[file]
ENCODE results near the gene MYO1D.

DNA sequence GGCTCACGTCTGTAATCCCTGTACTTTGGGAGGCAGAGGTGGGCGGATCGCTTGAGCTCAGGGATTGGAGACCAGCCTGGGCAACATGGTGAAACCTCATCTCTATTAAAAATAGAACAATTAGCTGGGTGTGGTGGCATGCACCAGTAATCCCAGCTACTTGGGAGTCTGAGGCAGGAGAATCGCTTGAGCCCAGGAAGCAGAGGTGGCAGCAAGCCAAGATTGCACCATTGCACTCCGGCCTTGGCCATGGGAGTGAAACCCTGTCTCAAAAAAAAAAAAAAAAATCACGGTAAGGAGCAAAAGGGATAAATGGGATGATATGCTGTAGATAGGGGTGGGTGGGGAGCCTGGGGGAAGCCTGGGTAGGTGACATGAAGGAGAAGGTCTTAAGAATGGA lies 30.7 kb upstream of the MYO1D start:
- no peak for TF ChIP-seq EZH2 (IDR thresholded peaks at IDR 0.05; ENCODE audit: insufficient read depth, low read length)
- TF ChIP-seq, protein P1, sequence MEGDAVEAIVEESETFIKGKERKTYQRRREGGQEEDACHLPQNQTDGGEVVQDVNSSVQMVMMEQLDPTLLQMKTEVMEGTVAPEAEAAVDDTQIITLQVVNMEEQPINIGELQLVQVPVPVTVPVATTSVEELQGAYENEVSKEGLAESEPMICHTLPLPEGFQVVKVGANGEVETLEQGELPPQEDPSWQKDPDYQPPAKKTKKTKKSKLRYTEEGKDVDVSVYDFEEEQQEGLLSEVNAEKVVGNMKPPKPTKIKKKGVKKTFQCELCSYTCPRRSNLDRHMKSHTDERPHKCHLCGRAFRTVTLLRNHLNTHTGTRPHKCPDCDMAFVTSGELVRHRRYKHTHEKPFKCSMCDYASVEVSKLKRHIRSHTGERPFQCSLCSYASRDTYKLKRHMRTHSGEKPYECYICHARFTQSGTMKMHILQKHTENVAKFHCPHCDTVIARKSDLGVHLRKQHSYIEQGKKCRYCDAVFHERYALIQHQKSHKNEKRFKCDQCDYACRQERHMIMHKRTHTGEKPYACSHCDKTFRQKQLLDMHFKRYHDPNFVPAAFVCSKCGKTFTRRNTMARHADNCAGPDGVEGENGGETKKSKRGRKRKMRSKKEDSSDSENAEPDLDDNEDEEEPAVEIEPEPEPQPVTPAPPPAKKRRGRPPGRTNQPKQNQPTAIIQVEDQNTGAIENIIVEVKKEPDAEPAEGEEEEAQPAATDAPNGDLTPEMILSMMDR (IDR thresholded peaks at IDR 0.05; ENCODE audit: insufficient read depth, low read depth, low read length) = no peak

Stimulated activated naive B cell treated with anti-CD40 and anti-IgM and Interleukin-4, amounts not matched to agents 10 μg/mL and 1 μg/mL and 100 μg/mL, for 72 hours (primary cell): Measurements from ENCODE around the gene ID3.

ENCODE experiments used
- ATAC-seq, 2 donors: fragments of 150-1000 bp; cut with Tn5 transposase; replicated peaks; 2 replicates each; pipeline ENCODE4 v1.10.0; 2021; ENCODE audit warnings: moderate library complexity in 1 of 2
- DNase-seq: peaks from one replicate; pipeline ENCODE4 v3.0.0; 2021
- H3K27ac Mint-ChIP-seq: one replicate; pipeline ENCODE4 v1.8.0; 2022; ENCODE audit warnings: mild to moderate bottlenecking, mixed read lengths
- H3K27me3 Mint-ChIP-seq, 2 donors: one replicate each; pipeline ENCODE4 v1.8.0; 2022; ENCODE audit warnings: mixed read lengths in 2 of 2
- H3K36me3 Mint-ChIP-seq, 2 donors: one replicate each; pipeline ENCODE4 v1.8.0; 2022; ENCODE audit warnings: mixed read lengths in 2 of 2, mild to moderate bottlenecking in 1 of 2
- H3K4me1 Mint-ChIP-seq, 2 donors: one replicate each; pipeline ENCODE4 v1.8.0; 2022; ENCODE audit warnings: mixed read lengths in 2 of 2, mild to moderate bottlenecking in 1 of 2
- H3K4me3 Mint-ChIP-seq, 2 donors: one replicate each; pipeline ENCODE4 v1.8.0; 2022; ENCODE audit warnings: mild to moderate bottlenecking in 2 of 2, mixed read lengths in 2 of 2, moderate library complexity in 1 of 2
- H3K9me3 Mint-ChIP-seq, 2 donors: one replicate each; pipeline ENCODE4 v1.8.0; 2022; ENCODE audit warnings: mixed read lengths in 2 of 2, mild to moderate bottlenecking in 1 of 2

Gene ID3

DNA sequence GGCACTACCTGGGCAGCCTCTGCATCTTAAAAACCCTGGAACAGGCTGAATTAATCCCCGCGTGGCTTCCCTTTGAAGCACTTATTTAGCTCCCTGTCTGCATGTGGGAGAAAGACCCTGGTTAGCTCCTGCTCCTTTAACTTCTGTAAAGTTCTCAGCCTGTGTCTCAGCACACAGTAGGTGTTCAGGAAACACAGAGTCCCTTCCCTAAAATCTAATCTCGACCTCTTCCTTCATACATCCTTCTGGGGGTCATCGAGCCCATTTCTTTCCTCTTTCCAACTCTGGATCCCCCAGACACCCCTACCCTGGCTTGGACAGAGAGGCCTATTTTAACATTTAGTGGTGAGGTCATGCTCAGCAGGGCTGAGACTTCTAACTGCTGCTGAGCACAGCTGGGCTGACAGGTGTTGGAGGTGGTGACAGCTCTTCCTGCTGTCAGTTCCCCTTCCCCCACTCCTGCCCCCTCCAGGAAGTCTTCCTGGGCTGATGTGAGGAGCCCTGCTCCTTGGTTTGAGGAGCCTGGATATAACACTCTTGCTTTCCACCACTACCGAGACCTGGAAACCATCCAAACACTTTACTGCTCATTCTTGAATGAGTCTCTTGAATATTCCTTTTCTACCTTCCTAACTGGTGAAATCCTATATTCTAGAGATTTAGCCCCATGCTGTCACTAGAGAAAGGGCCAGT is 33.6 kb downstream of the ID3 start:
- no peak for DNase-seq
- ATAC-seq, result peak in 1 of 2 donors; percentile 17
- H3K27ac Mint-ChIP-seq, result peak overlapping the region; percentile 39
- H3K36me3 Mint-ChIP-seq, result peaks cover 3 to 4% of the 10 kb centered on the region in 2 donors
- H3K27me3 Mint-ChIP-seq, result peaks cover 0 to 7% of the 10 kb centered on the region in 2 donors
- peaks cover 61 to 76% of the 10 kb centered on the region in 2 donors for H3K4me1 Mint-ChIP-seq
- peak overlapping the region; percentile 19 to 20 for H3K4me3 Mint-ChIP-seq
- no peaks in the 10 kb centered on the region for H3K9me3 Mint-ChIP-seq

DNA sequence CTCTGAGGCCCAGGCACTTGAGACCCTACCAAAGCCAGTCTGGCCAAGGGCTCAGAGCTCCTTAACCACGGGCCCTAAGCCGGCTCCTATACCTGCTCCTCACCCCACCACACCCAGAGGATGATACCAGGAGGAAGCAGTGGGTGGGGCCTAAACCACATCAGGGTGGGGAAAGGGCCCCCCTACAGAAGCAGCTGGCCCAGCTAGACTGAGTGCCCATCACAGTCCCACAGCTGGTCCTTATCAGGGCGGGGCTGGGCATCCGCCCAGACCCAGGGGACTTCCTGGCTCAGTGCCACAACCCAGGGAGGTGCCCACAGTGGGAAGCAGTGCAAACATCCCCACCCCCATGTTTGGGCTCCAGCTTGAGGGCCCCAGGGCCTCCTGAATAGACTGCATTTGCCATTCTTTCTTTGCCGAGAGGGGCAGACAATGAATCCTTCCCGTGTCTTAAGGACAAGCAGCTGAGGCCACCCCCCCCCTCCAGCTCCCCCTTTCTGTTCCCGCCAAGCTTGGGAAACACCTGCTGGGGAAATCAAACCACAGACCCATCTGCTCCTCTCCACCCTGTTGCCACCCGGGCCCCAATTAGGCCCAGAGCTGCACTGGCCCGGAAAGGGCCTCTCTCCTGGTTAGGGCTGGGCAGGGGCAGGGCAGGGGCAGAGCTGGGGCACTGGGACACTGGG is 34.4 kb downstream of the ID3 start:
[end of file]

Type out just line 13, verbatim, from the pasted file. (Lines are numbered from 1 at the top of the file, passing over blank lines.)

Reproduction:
- H3K4me3 Mint-ChIP-seq, 2 donors: one replicate each; pipeline ENCODE4 v1.8.0; 2022; ENCODE audit warnings: mild to moderate bottlenecking in 2 of 2, mixed read lengths in 2 of 2, moderate library complexity in 1 of 2